In the medieval era, many different cultural groups lived in the German states. There are thus many regional variations of German surnames from that era. Westphalians spoke Low German, which is similar to modern Dutch. Many German names carry suffixes that identify where they came from. Others have phrases attached that identify something about the original bearer. Other variations in German names resulted from the fact that medieval scribes worked without the aid of any spelling rules. The spelling variations of the name Schragel include Schrage, Schragel, Schrag, Schrager, Schrege, Schregel, Schraegl, Schreg, Schreger, Schraege, Schraegel, Schraeg, Schraeger, Schragl, Schragle, Schregl, Schregle, Schraeglin, Schreglin, Schraegen, Schregen and many more.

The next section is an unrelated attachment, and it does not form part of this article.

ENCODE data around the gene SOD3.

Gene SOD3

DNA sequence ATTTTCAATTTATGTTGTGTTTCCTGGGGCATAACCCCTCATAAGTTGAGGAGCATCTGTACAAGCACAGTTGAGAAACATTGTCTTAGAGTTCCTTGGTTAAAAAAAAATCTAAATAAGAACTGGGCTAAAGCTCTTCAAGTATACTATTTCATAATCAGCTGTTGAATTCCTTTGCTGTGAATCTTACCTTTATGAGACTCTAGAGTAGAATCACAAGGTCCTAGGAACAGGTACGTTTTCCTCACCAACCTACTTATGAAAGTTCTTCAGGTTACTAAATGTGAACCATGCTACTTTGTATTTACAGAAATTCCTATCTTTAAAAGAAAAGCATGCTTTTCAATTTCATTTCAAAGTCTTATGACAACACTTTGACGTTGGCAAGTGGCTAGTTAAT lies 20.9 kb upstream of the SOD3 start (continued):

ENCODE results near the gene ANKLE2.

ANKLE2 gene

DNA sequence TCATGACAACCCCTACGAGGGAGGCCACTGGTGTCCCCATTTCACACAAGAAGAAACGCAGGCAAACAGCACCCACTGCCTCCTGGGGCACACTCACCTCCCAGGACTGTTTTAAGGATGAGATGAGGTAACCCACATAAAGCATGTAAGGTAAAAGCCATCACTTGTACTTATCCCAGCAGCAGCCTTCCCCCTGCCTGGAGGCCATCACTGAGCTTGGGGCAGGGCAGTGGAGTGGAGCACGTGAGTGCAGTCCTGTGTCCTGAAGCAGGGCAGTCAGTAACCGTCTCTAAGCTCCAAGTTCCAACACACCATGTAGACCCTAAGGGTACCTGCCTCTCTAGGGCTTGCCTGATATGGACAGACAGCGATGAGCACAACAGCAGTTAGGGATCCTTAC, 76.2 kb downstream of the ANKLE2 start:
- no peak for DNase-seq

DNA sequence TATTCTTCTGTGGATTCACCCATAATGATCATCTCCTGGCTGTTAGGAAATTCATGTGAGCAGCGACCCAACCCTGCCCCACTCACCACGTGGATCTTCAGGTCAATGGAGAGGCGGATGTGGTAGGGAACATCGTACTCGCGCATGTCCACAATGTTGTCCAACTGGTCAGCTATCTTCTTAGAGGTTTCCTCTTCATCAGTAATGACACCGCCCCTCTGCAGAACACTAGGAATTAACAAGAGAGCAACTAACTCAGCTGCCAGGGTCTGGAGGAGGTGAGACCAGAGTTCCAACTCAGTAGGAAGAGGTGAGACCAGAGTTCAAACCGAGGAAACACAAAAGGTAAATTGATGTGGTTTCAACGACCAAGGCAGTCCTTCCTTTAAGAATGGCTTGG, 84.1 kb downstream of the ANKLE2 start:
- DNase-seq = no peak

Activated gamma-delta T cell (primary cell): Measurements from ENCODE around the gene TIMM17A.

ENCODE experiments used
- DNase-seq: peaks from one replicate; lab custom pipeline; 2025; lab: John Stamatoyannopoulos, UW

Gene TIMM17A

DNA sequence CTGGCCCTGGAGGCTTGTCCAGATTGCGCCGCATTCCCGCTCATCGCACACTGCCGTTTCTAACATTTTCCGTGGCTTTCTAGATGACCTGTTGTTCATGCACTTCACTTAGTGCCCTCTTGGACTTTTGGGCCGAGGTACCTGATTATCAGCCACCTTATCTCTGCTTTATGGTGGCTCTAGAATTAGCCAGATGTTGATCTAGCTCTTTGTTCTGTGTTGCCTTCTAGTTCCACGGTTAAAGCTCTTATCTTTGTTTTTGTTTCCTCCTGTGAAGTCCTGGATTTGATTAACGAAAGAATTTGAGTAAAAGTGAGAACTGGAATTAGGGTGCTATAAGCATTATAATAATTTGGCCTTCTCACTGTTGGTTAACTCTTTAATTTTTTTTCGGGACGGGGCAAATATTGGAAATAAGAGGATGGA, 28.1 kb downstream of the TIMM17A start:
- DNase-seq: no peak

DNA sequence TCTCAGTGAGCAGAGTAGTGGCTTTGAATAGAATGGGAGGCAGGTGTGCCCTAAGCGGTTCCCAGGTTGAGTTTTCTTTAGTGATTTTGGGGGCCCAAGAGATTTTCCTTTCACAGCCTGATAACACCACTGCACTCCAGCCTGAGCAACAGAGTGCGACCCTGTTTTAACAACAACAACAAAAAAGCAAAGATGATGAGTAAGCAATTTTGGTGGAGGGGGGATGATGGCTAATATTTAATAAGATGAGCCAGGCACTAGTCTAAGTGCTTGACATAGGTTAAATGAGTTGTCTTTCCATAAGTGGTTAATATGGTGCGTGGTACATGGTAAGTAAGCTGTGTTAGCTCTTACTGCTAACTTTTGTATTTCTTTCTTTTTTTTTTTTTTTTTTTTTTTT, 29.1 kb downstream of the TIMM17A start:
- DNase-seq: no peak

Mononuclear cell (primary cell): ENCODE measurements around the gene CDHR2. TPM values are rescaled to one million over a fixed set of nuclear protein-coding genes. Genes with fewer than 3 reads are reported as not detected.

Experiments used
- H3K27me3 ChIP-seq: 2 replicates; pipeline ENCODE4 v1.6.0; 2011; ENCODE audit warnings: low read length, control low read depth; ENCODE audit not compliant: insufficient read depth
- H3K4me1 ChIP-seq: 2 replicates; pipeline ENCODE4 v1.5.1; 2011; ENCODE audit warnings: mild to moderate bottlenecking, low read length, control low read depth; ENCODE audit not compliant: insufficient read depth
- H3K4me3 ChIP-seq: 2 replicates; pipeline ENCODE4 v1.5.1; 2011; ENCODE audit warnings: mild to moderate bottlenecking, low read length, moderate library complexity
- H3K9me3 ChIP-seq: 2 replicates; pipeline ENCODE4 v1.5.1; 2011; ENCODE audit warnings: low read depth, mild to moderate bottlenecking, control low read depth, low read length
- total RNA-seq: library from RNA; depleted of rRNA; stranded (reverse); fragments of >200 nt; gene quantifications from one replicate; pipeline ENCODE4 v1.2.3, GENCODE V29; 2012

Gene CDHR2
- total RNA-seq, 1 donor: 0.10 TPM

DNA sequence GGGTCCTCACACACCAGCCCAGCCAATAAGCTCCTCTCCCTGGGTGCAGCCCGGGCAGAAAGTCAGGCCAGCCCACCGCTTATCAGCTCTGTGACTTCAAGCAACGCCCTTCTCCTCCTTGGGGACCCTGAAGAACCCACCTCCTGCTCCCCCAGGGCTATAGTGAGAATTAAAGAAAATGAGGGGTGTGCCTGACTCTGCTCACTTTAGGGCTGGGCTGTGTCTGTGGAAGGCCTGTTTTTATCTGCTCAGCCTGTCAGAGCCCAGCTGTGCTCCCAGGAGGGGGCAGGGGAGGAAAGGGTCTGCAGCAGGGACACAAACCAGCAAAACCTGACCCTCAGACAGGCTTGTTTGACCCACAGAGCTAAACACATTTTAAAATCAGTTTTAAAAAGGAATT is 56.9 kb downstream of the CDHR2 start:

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Schragel Early History


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Schragel Early History



This web page shows only a small excerpt of our Schragel research. Another 439 words (31 lines of text) covering the years 1777, 1791, 1806, 1797, 1815 and 1874 are included under the topic Early Schragel History in all our PDF Extended History products and printed products wherever possible.

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Schragel Early Notables (pre 1700)


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Schragel Early Notables (pre 1700)



Another 26 words (2 lines of text) are included under the topic Early Schragel Notables in all our PDF Extended History products and printed products wherever possible.